I think, oddly enough, it comes down to the same core value, which is that when people are able to respect others and able to feel respected, they’re going to be better at whatever it is that they do, right? So if we’re talking about a corporation or company and a person is coming to work every day and dealing with transphobia, that person is going to be a lesser version of themselves. And when they are a lesser version of themselves they’re going to produce less.
It’s good for the wallet when you accept people and when you create a welcoming environment. So LaneChanger is part of that because right now, we don’t have massive systems in the country to produce safe environments, understanding environments, and educationally competent environments for trans and queer people.
The International Swimming Federation announced a ban on trans women competing in major competitions. As a fellow swimmer, what went through your mind when that was announced?
Yeah, that was devastating. Surprising as well. Surprising not because transphobia is surprising these days. It’s not, but because it was more extreme than I had expected. I had expected some kind of ban or some kind of restriction on trans women in water sports, but I hadn’t expected it to be this extreme. So, it is the most extreme trans athlete ban we’ve seen specifically on trans women in the past decade, I would say.
The morning I read that release I was literally wearing a shirt that said “Trans Athlete” across it. I was actually getting ready to go to a pride event and I was like, “How can I walk out on this pride parade trying to cheer and to be joyful in my trans joy, while people like me are getting banned from the sport that I love?”. So it was really hard. I spent a lot of the day in and out of tears. I spent the whole day in and out of press interviews.
But in any case, I think it was very hard and I think it is still very hard. I have friends who are looking to compete in international swimming competitions and they will not be able to unless this rule is shifted or they’re going to have to be in the open category, of which we have no idea how that’s even going to work.
What comes to mind seeing fellow D1 swimmers, like Lia Thomas, and other trans athletes navigate these recent transphobic attacks and policies?
I have been saying that my story is proof that one can both do what they love and be who they are, especially as a trans athlete. That’s no longer true and it gives me angry goosebumps to even say that and to reflect on that in this moment every time. In many states, 18 to be exact, as far as I last checked, trans kids cannot play in sports aligned with their gender identity.
Right now, Lia can’t do what she loves and be who she is. She would have to revert back to the men’s category or she’d have to go to the open category, which is not the same thing. I think there’s just a lot of grief that I’m experiencing right now. And I think that the reason I continue to do the work that I do and the message I want to share is that we will persevere. I do think we will win one day.
We can go on and on and on about the hundreds and hundreds of bills and pieces of legislation by white, cis, straight, rich men in power who are trying to control anybody who isn’t them. This is why LaneChanger is important. We have a greater problem in the world of white, cis, straight, mostly rich men who are panicking that they’re losing their power. And they’re panicking over people like me and anybody else who doesn’t match them.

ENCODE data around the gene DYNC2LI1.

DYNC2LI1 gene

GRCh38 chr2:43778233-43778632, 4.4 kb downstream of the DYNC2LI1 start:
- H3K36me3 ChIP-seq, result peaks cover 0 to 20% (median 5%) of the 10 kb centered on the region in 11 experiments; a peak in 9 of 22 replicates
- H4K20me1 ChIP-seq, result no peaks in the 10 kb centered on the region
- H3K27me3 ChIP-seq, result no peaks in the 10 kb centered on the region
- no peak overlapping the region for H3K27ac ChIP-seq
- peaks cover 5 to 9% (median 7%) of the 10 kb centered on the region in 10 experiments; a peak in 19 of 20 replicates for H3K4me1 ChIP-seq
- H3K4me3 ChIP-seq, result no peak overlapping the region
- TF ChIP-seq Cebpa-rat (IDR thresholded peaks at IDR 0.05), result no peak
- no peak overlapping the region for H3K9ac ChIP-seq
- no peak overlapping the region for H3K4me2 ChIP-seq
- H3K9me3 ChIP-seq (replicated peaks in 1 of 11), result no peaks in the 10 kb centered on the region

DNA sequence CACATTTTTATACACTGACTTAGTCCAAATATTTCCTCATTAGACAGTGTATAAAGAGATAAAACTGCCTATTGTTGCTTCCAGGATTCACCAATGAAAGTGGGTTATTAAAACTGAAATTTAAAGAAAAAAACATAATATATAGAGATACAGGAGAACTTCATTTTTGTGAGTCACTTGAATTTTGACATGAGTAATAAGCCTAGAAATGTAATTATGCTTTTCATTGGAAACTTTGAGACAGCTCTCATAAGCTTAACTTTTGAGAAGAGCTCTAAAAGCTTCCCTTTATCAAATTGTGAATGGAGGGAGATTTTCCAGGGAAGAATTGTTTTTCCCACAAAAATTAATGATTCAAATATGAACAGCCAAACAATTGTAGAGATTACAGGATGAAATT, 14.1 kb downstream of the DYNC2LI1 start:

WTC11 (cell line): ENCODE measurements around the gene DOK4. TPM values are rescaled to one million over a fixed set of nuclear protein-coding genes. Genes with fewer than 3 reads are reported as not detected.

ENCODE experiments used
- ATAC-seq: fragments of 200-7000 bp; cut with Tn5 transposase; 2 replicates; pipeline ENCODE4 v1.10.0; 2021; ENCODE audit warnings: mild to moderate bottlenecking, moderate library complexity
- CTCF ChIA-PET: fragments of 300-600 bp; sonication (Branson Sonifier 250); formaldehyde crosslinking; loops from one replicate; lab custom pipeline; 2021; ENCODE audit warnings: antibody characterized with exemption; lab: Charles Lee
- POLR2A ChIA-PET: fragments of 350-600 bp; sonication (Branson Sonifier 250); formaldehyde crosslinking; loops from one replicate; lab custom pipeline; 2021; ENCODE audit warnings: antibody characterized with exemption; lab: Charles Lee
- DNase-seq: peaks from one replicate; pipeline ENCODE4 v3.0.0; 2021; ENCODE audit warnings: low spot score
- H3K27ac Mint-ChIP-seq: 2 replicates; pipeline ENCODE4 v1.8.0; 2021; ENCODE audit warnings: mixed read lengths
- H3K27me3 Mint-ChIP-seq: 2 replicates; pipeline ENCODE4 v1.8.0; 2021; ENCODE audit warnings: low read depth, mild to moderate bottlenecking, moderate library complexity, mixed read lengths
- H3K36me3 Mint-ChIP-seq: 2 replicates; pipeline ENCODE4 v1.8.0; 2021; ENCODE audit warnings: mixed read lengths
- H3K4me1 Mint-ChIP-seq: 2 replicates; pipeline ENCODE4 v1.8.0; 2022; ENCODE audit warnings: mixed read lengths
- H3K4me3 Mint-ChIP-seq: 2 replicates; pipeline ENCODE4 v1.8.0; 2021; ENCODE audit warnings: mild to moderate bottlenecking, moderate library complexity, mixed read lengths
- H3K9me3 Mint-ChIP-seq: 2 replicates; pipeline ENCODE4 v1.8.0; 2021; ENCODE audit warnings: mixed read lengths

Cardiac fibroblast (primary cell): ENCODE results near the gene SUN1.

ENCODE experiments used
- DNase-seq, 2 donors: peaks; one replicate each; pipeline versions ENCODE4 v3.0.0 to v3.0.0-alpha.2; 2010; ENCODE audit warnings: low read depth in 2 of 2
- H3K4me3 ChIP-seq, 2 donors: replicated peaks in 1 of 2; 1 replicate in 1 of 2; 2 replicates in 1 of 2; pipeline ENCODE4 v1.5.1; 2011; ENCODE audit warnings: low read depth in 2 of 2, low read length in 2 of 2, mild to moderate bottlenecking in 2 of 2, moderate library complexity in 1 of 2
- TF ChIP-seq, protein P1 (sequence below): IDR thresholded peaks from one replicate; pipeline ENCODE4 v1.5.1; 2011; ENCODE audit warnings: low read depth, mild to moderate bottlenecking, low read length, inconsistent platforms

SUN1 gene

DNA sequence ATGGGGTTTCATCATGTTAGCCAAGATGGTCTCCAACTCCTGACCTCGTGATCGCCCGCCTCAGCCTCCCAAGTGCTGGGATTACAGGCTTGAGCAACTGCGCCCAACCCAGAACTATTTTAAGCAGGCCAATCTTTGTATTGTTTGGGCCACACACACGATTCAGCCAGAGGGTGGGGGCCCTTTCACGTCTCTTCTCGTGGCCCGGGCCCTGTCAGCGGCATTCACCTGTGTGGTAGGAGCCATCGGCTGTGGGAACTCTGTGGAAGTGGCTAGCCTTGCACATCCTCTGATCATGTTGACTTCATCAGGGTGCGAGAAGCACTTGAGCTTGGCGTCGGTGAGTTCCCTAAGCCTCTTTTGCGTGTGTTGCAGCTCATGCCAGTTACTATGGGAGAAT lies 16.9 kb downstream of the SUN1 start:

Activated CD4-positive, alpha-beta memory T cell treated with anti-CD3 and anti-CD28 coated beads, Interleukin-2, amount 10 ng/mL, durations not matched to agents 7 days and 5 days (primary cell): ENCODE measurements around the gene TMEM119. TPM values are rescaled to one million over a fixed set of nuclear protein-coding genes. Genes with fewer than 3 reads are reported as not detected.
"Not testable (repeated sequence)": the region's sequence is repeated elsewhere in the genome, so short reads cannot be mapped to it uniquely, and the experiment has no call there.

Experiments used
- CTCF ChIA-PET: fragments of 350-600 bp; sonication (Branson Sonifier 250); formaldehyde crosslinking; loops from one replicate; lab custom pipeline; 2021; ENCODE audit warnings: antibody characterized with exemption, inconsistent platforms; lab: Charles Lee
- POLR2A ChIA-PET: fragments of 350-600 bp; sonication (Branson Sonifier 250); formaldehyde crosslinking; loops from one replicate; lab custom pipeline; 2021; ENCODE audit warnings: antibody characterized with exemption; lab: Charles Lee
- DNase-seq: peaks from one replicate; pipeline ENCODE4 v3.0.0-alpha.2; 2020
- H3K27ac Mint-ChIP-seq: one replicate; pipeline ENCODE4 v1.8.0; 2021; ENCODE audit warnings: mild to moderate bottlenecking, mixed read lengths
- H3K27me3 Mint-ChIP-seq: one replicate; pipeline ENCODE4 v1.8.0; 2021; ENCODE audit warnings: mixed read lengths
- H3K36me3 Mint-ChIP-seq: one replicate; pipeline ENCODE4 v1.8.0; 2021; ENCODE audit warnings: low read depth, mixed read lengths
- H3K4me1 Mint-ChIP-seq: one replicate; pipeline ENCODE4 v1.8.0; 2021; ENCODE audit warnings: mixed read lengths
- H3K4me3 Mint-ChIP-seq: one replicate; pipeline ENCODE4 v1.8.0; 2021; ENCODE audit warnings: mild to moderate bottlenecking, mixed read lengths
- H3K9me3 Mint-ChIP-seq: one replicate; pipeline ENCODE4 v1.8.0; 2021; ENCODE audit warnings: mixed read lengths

When they see us realizing we have power and when they see us knowing our truth, that disrupts their sense of power. And it actually disrupts their power directly. Because when we know who we are, they no longer can tell us who they think we are and who we should be. So I do think we’re still moving forward. And I think it’s really powerful to remember that, because if we don’t, it’s very easy to feel hopeless. And I feel that often.
I don’t see that LaneChanger necessarily changes everybody’s mind immediately. I think that would be unrealistic of me. But I do hope that it changes people’s minds to some degree. I think it’s unrealistic to say people look at a training and be like, “That’s it. I love trans people now”. But I do think that it’s reasonable to expect that most people will watch LaneChanger and think, “I actually think I can connect with a piece of that. I actually think that trans people are human”.
And I know that sounds very basic, but it is the start and it’s so important. I’ve seen it repeatedly in my career as an advocate, as a speaker. With every, single speech that I’ve given, somebody comes up afterwards and they’re like, “I didn’t want to be here, I didn’t like you, and I didn’t like trans people. And I heard about this, I was uncomfortable, I came here and I listened to what you had to say, and I realized I feel that way too. I also felt like I didn’t belong in fourth grade. I also didn’t know what clothes to wear in 8th grade. I also struggled with my mental health in this way or the other. I also feel like I’m not man enough or I’m not this enough or whatever”.
These are universal experiences. [People] always tell me, “Wow, I realize we actually have a lot to connect with”. That’s what I want people to take from LaneChanger. And once they’ve taken that, then the rest can follow.
When we discriminate against other people, we are actually limiting our own humanity and our own expression of ourselves. So when we all can let the full spectrum of humanity in by being kind to others and by being respectful to others, we actually can all move forward together. That’s the goal.